In general, whether a professional courtesy arrangement runs afoul of the fraud and abuse laws is determined by two factors: (i) how the recipients of the professional courtesy are selected; and (ii) how the professional courtesy is extended. If recipients are selected in a manner that directly or indirectly takes into account their ability to affect past or future referrals, the anti-kickback statute—which prohibits giving anything of value to generate Federal health care program business—may be implicated. If the professional courtesy is extended through a waiver of copayment obligations (i.e., “insurance only” billing), other statutes may be implicated, including the prohibition of inducements to beneficiaries, section 1128A(a)(5) of the Act (codified at 42 U.S.C. 1320a-7a(a)(5)). Claims submitted as a result of either practice may also implicate the civil False Claims Act.

The following are general observations about professional courtesy arrangements that physician practices should consider:

  • A physician's regular and consistent practice of extending professional courtesy by waiving the entire fee for services rendered to a group of persons (including employees, physicians, and/or their family members) may not implicate any of the OIG's fraud and abuse authorities so long as membership in the group receiving the courtesy is determined in a manner that does not take into account directly or indirectly any group member's ability to refer to, or otherwise generate Federal health care program business for, the physician.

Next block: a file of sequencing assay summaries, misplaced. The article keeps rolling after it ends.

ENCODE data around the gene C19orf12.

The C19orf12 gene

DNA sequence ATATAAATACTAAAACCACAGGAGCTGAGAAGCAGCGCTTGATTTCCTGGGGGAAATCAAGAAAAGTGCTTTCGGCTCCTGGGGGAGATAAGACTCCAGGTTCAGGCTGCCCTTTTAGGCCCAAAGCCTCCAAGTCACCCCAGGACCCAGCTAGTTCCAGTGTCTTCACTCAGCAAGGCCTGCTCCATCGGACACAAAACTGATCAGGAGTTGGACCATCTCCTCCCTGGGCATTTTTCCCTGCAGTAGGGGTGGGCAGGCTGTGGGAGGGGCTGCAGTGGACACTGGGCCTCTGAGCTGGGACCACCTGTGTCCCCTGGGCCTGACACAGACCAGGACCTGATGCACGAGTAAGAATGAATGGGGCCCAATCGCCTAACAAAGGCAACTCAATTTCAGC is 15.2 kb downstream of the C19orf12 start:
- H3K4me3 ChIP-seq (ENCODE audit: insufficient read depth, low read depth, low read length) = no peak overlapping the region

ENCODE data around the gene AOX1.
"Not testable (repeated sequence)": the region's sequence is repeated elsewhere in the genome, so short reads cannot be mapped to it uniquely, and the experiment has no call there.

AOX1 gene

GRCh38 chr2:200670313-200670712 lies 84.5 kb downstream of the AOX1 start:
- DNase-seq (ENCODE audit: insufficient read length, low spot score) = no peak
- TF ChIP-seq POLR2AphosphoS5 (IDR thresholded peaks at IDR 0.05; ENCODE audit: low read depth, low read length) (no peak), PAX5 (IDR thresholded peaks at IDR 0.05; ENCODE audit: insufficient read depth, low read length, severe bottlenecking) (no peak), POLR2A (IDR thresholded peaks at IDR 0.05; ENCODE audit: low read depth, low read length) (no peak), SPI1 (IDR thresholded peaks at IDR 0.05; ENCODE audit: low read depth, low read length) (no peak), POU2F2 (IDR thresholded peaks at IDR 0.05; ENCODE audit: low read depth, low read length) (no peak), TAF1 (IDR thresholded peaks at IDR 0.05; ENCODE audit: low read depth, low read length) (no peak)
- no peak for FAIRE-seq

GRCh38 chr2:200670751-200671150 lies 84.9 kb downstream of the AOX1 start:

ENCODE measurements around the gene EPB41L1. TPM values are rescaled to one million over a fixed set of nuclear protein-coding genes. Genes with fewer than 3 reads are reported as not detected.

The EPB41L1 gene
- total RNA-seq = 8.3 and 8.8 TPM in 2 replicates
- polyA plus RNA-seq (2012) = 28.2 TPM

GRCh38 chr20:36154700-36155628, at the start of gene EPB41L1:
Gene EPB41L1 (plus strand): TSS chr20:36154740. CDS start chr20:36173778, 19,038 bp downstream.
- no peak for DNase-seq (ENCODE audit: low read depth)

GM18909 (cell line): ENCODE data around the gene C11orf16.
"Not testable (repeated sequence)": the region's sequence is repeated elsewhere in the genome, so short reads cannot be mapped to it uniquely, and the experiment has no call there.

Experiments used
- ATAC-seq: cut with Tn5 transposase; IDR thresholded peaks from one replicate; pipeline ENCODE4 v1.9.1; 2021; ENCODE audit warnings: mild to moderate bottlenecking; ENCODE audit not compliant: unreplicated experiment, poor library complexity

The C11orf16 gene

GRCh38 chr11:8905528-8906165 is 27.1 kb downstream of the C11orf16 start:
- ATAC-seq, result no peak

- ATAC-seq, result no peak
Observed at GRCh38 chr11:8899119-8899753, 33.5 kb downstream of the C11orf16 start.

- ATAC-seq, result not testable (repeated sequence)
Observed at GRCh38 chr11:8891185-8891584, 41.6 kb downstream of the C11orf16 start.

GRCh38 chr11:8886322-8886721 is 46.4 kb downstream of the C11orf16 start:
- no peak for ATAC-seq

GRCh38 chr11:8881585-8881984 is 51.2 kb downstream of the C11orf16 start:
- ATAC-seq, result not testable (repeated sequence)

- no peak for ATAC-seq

• A non-referring physician's regular and consistent practice of extending professional courtesy by waiving otherwise applicable copayments for services rendered to physicians, referring and non-referring alike, their employees and family members, would not implicate the anti-kickback statute so long as membership in the group is determined in a manner that does not take into account directly or indirectly any group member's ability to refer to, or otherwise generate Federal health care program business for, the physician.
  • Any waiver of copayment practice, including that described in the preceding bullet, does implicate section 1128A(a)(5) of Start Printed Page 36831the Act if the patient for whom the copayment is waived is a Federal health care program beneficiary who is not financially needy.

The legality of particular professional courtesy arrangements will turn on the specific facts presented, and, with respect to the anti-kickback statute, on the specific intent of the parties. Physicians who are concerned that their particular practices may run afoul of the Federal fraud and abuse laws may request an OIG advisory opinion pursuant to regulations at 42 CFR Part 1008 (See Appendix D for further detail), except for matters pertaining to the physician self-referral law, which are addressed by HCFA.

IV. Other Risk Areas

A. Rental of Space in Physician Offices by Persons or Entities to Which Physicians Refer

In February 2000, the OIG issued a Special Fraud Alert on this topic, which is available on the OIG website at www.hhs.gov/​oig/​frdalrt/​index.htm. The following is a summary of the Special Fraud Alert.